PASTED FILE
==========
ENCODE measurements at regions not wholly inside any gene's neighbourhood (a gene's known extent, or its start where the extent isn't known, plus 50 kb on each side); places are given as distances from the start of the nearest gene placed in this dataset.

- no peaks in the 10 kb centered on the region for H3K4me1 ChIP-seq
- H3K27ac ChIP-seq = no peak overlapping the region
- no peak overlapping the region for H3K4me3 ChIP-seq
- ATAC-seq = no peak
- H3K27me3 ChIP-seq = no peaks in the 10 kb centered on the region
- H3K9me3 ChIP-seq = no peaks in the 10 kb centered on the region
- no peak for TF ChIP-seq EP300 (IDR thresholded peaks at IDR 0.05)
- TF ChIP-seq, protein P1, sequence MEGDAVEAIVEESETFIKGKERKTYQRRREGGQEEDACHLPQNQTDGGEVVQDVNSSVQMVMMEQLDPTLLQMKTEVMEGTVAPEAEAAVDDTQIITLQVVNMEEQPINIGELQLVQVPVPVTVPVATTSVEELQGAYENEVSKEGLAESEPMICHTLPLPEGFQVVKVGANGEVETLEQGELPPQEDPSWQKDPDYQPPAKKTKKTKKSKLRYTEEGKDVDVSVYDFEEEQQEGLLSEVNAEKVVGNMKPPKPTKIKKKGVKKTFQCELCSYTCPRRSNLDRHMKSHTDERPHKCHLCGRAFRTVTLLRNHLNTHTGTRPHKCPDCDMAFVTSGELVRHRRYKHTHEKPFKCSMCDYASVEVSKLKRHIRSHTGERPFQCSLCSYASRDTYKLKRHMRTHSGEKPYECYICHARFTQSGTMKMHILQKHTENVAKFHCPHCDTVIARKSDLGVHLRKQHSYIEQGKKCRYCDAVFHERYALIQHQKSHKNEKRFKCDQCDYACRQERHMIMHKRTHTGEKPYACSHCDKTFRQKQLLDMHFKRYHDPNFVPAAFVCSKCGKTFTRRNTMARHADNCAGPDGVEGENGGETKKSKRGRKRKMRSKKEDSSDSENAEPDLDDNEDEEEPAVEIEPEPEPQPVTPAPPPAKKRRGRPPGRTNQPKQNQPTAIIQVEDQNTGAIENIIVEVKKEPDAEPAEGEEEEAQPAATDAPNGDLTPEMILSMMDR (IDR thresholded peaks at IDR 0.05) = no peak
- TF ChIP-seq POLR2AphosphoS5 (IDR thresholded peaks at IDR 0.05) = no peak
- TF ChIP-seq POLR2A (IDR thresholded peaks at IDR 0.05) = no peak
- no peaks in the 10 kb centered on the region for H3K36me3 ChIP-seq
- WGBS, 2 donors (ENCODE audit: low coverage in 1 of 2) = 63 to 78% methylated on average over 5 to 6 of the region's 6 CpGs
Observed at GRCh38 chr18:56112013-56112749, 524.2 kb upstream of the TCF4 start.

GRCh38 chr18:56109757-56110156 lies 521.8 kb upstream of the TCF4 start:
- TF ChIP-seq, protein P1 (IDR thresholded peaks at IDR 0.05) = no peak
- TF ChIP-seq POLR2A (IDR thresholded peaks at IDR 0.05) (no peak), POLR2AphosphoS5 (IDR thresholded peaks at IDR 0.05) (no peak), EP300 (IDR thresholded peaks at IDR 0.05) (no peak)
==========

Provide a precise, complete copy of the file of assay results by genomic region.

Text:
ENCODE measurements at regions not wholly inside any gene's neighbourhood (a gene's known extent, or its start where the extent isn't known, plus 50 kb on each side); places are given as distances from the start of the nearest gene placed in this dataset.

- no peaks in the 10 kb centered on the region for H3K4me1 ChIP-seq
- H3K27ac ChIP-seq = no peak overlapping the region
- no peak overlapping the region for H3K4me3 ChIP-seq
- ATAC-seq = no peak
- H3K27me3 ChIP-seq = no peaks in the 10 kb centered on the region
- H3K9me3 ChIP-seq = no peaks in the 10 kb centered on the region
- no peak for TF ChIP-seq EP300 (IDR thresholded peaks at IDR 0.05)
- TF ChIP-seq, protein P1, sequence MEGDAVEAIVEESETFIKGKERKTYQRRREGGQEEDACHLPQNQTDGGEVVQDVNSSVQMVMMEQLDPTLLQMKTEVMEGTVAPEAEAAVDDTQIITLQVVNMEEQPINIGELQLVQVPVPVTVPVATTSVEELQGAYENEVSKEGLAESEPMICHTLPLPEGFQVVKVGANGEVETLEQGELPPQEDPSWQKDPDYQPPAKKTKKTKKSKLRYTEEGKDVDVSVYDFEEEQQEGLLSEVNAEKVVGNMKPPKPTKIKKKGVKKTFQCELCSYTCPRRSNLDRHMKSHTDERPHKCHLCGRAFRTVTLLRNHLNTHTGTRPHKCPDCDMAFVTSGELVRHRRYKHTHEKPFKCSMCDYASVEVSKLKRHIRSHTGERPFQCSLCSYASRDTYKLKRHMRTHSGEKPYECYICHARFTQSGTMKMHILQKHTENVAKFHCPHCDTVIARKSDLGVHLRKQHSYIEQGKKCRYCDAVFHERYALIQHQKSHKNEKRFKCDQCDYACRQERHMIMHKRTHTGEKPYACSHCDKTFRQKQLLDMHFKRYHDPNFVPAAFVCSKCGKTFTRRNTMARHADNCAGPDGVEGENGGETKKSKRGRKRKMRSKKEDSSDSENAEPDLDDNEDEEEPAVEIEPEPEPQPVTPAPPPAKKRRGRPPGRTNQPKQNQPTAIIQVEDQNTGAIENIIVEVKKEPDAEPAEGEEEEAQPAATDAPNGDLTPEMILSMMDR (IDR thresholded peaks at IDR 0.05) = no peak
- TF ChIP-seq POLR2AphosphoS5 (IDR thresholded peaks at IDR 0.05) = no peak
- TF ChIP-seq POLR2A (IDR thresholded peaks at IDR 0.05) = no peak
- no peaks in the 10 kb centered on the region for H3K36me3 ChIP-seq
- WGBS, 2 donors (ENCODE audit: low coverage in 1 of 2) = 63 to 78% methylated on average over 5 to 6 of the region's 6 CpGs
Observed at GRCh38 chr18:56112013-56112749, 524.2 kb upstream of the TCF4 start.

GRCh38 chr18:56109757-56110156 lies 521.8 kb upstream of the TCF4 start:
- TF ChIP-seq, protein P1 (IDR thresholded peaks at IDR 0.05) = no peak
- TF ChIP-seq POLR2A (IDR thresholded peaks at IDR 0.05) (no peak), POLR2AphosphoS5 (IDR thresholded peaks at IDR 0.05) (no peak), EP300 (IDR thresholded peaks at IDR 0.05) (no peak)